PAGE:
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Title: Radiation hybrid mapping of genes in human and baboon
Author: Hayes, P. D.
Awarding Body: University of Cambridge
Current Institution: University of Cambridge
Date of Award: 1998
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This thesis investigates the use of whole-genome radiation hybrid (WG-RH) mapping for the creation of a gene map of the human genome, and comparative maps of primate genomes. A collection of human expressed sequence tags (ESTs) was examined for sequences that could serve as gene-based markers. The ESTs were assigned to chromosomes by monochromosomal somatic cell hybrid mapping. ESTs on every chromosome were then localised relative to a framework of 408 markers of known position on the human genetic map, by two-point and multipoint maximum likelihood analysis of their segregation in a panel of 168 human WG-RH clones. Additional ESTs were mapped with a re-grown 93-clone subset of the WG-RH panel, which was also used by a consortium of laboratories for large-scale mapping of ESTs. Comparison with their results supports the mapping results obtained for matching ESTs. To develop markers for comparative WG-RH mapping, published human STSs from chromosome 22 (HSA22) were tested with baboon and hamster DNA: suitable PCR conditions were found for 118 (39%) of 278 STSs. The patterns of retention of 93 of these markers were determined in a panel of 144 baboon (Papio hamadryas) WG-RH clones created by Dominique Spillett, who also provided retention data for a further 26 markers. Two-point analysis of the combined data shows that all 119 HSA22 markers are also linked in the baboon with at least lod 3 statistical support, and 97 markers have at least lod 6 support for linkage. This is consistent with published cytogenetic data that identifies the HSA22 homologue as one arm of baboon chromosome 13. Markers were ordered by maximum likelihood analysis, building on a framework of 19 markers supported to lod 4: the final map contains 96 markers, of which 53 are ordered with at least lod 3 support. The map extends from the most centromeric marker on the Genethon human genetic map to a subtelomeric marker. Comparison with the published human maps shows complete or near-complete conservation of linkage.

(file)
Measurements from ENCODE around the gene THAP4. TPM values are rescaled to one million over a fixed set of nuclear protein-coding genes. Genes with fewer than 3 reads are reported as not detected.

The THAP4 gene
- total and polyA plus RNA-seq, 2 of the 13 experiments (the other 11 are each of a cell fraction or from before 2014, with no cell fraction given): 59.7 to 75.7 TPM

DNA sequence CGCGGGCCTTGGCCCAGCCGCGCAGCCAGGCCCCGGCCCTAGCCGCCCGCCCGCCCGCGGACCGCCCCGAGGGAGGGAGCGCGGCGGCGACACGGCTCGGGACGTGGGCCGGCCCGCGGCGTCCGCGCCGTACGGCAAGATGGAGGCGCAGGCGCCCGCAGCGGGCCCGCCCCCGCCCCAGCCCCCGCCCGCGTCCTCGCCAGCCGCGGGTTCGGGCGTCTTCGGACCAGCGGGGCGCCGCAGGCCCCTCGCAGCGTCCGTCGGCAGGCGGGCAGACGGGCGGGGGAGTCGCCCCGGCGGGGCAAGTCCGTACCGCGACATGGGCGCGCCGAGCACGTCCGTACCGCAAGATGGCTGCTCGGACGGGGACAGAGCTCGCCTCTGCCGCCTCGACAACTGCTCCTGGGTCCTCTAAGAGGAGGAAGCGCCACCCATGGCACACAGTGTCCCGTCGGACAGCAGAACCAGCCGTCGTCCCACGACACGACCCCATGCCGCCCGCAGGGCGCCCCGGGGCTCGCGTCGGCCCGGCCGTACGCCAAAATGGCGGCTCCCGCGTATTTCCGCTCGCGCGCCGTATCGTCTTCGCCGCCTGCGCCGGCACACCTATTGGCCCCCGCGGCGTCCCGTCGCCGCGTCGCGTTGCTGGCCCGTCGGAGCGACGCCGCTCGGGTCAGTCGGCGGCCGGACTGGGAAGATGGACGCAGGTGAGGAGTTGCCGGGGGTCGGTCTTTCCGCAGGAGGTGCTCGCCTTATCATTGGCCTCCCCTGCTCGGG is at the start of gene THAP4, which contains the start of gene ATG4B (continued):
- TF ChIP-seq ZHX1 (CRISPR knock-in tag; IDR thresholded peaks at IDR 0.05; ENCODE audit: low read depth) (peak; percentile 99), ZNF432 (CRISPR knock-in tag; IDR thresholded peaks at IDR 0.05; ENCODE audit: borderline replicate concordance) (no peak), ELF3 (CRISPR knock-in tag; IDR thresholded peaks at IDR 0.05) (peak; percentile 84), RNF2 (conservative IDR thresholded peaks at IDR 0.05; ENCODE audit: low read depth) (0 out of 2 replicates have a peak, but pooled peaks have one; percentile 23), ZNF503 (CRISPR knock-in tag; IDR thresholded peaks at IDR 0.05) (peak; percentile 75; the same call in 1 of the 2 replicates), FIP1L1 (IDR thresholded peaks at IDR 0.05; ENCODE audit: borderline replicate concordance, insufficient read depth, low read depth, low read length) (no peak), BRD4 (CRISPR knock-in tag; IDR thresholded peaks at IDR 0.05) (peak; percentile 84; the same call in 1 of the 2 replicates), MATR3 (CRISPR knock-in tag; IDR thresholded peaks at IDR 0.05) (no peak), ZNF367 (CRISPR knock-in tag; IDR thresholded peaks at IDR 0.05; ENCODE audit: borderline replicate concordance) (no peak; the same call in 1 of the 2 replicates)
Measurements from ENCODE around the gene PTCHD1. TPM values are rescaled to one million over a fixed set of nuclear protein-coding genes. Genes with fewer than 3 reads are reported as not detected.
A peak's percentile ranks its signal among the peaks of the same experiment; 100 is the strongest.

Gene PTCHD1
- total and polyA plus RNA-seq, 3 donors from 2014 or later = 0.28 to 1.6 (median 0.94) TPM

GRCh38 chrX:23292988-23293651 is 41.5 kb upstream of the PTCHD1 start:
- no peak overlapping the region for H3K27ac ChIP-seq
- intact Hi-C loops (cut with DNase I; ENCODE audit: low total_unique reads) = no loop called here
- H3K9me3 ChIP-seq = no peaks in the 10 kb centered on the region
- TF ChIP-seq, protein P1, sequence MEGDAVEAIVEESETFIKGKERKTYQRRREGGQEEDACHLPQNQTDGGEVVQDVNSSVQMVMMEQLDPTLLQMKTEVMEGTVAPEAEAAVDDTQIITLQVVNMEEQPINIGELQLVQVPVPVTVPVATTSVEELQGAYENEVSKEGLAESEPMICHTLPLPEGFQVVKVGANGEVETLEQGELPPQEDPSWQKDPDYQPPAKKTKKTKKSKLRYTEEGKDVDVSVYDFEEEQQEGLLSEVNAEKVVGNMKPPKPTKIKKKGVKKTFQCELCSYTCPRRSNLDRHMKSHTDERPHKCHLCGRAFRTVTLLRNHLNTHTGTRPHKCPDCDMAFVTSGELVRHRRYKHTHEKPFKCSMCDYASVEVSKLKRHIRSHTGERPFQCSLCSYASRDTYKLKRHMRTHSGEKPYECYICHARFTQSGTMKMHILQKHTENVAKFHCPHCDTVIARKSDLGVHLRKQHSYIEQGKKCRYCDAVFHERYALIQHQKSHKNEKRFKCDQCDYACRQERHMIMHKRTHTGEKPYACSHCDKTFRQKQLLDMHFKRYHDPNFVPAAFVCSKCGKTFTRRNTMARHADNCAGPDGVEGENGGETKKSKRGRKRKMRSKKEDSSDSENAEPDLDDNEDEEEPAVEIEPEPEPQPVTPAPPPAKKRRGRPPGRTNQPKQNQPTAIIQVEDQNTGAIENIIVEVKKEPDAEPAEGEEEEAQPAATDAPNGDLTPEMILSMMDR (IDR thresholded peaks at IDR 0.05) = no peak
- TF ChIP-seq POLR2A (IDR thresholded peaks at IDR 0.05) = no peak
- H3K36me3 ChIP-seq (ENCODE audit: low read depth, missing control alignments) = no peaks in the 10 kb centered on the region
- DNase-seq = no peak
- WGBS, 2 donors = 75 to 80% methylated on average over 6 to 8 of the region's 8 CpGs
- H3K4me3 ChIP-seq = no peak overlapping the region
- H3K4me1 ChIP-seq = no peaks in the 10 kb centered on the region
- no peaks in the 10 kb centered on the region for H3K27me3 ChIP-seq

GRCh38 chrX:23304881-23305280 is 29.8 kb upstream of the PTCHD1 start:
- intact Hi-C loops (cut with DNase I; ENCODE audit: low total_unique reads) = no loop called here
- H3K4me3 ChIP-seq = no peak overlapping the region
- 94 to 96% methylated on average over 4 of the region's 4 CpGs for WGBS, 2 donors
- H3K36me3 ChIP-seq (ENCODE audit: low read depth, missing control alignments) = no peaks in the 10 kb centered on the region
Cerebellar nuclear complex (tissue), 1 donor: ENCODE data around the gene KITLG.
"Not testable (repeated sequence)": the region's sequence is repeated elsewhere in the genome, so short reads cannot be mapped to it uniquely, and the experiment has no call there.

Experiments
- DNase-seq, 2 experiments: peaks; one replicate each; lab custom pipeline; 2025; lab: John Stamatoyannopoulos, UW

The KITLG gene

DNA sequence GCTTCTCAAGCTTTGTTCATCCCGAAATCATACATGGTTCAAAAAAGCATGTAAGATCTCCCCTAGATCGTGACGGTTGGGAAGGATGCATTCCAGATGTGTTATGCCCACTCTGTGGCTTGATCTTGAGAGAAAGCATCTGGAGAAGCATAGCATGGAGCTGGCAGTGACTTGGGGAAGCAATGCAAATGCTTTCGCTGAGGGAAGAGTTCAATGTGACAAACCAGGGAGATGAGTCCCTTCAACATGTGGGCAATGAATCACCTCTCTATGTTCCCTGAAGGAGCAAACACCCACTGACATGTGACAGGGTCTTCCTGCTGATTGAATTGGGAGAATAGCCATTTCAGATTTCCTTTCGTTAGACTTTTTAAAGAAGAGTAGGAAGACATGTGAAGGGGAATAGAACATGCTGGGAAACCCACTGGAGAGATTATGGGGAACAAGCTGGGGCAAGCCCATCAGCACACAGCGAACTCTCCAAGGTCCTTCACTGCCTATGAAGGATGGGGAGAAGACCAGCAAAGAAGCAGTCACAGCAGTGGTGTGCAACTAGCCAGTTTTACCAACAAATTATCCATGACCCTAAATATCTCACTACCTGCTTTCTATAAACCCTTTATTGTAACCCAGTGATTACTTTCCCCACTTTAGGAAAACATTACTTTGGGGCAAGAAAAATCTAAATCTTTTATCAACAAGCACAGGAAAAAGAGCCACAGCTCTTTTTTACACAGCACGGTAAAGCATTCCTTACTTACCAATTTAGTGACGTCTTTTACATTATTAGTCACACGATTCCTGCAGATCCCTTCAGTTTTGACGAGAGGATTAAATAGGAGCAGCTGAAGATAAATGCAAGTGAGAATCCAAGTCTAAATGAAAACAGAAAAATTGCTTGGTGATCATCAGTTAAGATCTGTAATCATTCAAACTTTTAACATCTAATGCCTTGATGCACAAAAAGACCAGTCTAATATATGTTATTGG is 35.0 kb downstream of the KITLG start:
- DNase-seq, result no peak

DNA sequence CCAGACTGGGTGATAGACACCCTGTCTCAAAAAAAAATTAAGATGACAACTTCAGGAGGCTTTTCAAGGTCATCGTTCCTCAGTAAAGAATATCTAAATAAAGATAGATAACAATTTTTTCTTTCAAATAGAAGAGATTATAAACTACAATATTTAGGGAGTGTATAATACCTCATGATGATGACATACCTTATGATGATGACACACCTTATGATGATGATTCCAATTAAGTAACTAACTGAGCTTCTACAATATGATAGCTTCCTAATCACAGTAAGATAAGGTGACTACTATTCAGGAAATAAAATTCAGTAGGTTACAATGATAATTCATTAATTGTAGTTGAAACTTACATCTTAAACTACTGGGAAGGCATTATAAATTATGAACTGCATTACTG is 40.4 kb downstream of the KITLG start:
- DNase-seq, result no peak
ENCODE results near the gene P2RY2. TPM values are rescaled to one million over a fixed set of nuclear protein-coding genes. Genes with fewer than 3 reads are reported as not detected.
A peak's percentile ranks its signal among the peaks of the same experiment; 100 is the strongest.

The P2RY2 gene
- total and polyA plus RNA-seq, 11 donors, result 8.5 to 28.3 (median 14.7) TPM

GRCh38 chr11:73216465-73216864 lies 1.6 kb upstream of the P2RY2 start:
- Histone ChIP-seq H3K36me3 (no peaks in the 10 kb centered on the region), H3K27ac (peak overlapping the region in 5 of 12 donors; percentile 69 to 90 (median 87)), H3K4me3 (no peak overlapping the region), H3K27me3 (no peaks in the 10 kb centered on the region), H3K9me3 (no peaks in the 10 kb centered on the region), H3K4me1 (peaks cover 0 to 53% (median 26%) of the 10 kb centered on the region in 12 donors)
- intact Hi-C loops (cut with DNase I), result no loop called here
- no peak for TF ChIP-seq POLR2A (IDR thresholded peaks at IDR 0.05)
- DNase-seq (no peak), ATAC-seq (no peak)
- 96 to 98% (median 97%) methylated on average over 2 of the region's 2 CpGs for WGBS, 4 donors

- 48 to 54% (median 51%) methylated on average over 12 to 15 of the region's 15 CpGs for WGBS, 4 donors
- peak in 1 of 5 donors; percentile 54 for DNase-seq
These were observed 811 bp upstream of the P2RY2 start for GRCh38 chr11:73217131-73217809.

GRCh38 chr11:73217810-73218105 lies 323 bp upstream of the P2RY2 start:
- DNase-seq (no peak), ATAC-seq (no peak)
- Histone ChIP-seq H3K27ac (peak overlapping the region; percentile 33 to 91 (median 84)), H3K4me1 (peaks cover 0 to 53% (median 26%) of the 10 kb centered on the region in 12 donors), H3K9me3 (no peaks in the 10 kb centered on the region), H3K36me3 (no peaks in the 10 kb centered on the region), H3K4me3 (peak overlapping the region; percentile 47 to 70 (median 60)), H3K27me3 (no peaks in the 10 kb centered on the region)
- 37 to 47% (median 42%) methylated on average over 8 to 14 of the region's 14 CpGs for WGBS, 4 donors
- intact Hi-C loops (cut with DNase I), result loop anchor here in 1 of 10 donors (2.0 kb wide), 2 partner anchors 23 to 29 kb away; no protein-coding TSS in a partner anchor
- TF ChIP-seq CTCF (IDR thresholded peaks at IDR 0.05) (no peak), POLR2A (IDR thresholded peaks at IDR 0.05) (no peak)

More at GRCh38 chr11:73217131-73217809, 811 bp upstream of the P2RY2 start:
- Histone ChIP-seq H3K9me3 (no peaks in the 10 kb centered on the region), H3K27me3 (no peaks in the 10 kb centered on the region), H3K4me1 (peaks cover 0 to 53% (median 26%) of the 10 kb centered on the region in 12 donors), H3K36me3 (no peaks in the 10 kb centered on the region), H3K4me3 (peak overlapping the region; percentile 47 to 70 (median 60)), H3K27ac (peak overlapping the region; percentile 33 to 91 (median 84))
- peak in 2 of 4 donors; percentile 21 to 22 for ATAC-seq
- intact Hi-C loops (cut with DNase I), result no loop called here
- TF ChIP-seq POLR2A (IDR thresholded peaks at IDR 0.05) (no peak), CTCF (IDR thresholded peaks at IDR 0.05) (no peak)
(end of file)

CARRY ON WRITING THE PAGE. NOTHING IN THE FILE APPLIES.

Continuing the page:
Supervisor: Not available Sponsor: Not available
Qualification Name: Thesis (Ph.D.) Qualification Level: Doctoral
EThOS ID:  DOI: Not available